Emphatically not HoneyBaked TMTONTBCBRSP.

What country TMTONTBCBRSP is, is an entire leg of a beast that does not chew the cud, yet has a split hoof. That leg is rubbed down with a cure, a combination of salt, sugar, and sodium nitrite. Then it is smoked, wrapped in cloth, and left to hang on a hook for several months, during which time it develops a coating of moldy grachitz and the deep salty funk that is its major characteristic. It’s a process for preserving meat that is as old as the hills, one that is solidly embedded in American folkways.

It should also be understood that just a few miles up the road from Eric and Fiona’s cozy abode lies a smokehouse - a purveyor of products made from TMTONTBCBRSP using the old-fashioned, time-consuming method described above. This particular smokehouse’s products are of an unusually high quality, so much so that they have attracted the attention of well known food writers and chefs, especially those who have associated themselves with the farm-to-table movement. You could say this place is the Mecca of country TMTONTBCBRSP, a cliché that is both valid and amusing for obvious reasons. It is hardly a surprise, therefore, that Eric would decide that a nice big chunk of Benton’s Country TMTONTBCBRSP would be just the thing to feed a small army of (mostly) former online journalists and hangers-on.

Benton’s Smoky Mountain Country Hams. The Mecca of Tennessee country ham, so to speak.

Now, the thing one must keep in mind when dealing with country TMTONTBCBRSP is that it is intensely salty. To prepare it for service, you must first scrape the layer of mold and other detritus off the exterior, then soak it in several changes of water over a period of days. Then, simply slice it up, heat and serve. But it isn’t quite that simple. People who are used to the more conventional preparations of this meat are rarely prepared for the intensely funky aroma it gives off.

At one point during the proceedings, I received a somewhat panicked phone call from Eric, who, after several days of advance preparation, was having second thoughts about his meal program.

“When you guys get back to the house, we need to talk. I think we have a problem.”

“What’s the problem?”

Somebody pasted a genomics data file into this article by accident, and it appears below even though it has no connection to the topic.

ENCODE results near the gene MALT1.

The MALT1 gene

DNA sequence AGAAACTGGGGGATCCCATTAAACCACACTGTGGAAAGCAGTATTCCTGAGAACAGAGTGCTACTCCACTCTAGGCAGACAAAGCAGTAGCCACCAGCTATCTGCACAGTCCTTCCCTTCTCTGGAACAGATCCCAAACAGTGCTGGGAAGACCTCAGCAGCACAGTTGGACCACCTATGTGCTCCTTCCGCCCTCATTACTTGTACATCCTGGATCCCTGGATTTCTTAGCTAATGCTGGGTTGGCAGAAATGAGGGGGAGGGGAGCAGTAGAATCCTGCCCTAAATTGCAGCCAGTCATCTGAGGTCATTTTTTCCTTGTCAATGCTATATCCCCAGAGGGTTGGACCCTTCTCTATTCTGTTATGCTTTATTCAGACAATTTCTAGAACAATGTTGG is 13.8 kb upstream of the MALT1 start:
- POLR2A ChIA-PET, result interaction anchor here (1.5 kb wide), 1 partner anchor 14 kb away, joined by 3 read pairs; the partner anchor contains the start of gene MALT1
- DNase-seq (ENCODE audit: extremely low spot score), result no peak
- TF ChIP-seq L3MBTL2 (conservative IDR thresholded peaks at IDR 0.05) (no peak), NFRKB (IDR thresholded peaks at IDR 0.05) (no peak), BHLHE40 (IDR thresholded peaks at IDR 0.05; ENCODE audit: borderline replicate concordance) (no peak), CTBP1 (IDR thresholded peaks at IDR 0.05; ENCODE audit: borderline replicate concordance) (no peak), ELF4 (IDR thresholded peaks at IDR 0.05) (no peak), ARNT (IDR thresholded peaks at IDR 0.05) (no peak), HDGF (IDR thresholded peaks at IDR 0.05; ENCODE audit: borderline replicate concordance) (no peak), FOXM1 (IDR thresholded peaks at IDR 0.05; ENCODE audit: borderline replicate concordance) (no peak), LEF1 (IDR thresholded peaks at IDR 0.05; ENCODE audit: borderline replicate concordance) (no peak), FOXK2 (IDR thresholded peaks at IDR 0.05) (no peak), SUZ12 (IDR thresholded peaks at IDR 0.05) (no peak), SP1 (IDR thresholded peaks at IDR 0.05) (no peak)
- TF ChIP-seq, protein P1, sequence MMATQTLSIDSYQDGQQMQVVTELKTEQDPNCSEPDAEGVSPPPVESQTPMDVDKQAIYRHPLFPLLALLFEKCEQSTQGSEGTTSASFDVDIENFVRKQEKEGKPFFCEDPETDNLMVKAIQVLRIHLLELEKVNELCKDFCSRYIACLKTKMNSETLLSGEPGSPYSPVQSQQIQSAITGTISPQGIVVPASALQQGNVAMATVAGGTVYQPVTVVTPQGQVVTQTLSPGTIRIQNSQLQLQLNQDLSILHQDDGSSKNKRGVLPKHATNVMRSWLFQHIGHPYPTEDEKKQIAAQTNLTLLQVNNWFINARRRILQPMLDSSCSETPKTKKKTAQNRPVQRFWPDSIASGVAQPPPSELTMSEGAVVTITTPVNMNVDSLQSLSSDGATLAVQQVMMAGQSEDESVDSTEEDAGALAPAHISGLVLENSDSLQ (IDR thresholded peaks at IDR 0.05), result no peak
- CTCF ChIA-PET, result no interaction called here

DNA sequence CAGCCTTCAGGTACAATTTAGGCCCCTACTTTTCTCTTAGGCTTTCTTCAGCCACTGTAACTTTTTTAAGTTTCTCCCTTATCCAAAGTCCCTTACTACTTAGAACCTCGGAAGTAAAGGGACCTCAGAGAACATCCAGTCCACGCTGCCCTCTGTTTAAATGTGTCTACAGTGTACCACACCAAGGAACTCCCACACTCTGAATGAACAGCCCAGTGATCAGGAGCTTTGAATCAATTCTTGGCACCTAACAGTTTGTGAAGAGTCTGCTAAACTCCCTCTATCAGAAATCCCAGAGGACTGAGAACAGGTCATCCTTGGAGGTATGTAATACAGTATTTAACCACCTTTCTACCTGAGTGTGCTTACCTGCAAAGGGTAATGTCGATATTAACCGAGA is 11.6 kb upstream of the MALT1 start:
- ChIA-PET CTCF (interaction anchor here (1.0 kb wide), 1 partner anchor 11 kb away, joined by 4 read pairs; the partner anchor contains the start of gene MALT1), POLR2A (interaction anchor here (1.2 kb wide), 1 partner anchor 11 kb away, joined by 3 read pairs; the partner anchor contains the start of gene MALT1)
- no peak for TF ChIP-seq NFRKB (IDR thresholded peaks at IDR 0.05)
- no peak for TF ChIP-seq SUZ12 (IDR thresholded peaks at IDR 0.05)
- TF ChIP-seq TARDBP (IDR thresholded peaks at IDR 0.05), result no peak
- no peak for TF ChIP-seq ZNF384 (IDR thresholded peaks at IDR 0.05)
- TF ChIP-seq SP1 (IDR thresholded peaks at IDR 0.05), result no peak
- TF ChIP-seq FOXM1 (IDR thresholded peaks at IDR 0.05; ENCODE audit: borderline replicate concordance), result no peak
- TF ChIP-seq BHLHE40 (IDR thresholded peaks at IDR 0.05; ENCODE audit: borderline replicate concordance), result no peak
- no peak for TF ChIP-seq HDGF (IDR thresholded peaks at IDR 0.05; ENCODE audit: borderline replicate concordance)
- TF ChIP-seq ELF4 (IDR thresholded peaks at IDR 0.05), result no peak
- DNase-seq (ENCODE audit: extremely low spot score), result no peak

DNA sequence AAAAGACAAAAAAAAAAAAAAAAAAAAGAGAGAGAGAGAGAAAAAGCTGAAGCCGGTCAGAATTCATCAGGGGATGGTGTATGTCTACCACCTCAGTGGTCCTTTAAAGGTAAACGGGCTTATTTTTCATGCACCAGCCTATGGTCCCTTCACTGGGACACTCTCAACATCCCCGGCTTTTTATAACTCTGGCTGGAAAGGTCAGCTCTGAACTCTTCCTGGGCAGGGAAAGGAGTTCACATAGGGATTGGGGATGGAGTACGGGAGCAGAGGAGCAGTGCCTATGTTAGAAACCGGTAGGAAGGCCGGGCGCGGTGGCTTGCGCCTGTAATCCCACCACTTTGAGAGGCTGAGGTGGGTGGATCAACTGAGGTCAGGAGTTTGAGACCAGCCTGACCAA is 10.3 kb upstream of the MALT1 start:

“I think the TMTONTBCBRSP is tainted.”

Upon closer inspection, it appears that Eric had been put off by the intense Poke-Stank with which the, ahhh, Meaty Product had been perfuming the refrigerator - indeed, the entire house - a lusty combination of smoke and grease with a gentle touch of human cadaver. But Yours Truly - by no means an expert in matters relating to TMTONTBCBRSP - reassured him. It’s supposed to smell like this, I said.

And I was serious. I had, over the years, sampled the countrified version of TMTONTBCBRSP on numerous occasions. The first time had been at a now long-defunct place in Smyrna, Georgia called Aunt Fannie’s Cabin, an embarrassingly un-PC restaurant that recaptured the antebellum vibe with appalling success. My main course, a hearty slab of meat, had been intensely flavorful and smoky... and I was up the entire night afterwards, drinking glass after glass of water to knock the salt concentration in my bloodstream back to something resembling normalcy. So I knew what to expect.

I also knew that most of Eric’s guests would be satisfied with small portions, since a little goes a long way with powerfully flavored foods. We would have enough to feed the multitudes... especially since the TMTONTBCBRSP would be supplemented by mashed potatoes, Bou’s amazing cheese grits soufflé, and green beans simmered with a hock from the TMTONTBCBRSP. (Eric - the consummate host - also had put up a few filets mignon for the handful of folks who do not partake of TMTONTBCBRSP.)

Bottom line: Our Tennessee Country Supper was amazing, with the creamy, savory cheese grits offering the perfect counterpoint for the intensity of the TMTONTBCBRSP. Far from being tainted, it was dead solid perfect. Like fine Scotch whisky, it may be an acquired taste for some... but for me it was delightful as well as being somewhat off our beaten food-path.

For those who had the foresight to leave a corner of their bellies unstuffed, there was also an amazing chocolate espresso cake, courtesy of first-timer Rosie. Huge enough to have its own gravitational field, it was a cake that could have nestled comfortably amongst its enormous brethren at the Marietta Diner, where they sell their baked goods by the cubic yard.

All in all a fine weekend, one that was capped off by a Sunday morning breakfast that included Benton’s fine extra-smoky bacon (another Meat That Ought Not To Be Consumed By Red Sea Pedestrians), scrambled eggs, and leftover cheese grits... and Eric’s valedictory recitation of a few of William Topaz McGonagall’s execrable (and unintentionally hilarious) poetic works.

Too bad we only do this once a year, huh?

Tuesday, November 3, 2015


O, if I ever owned a sheep, I’d name him Mutton Jeff
And feed him oats and barley malt, and spelt and rye and teff
And then, when he grew large enough, yet still a tender lamb
I’d hack him into little bits and eat him up, by damn!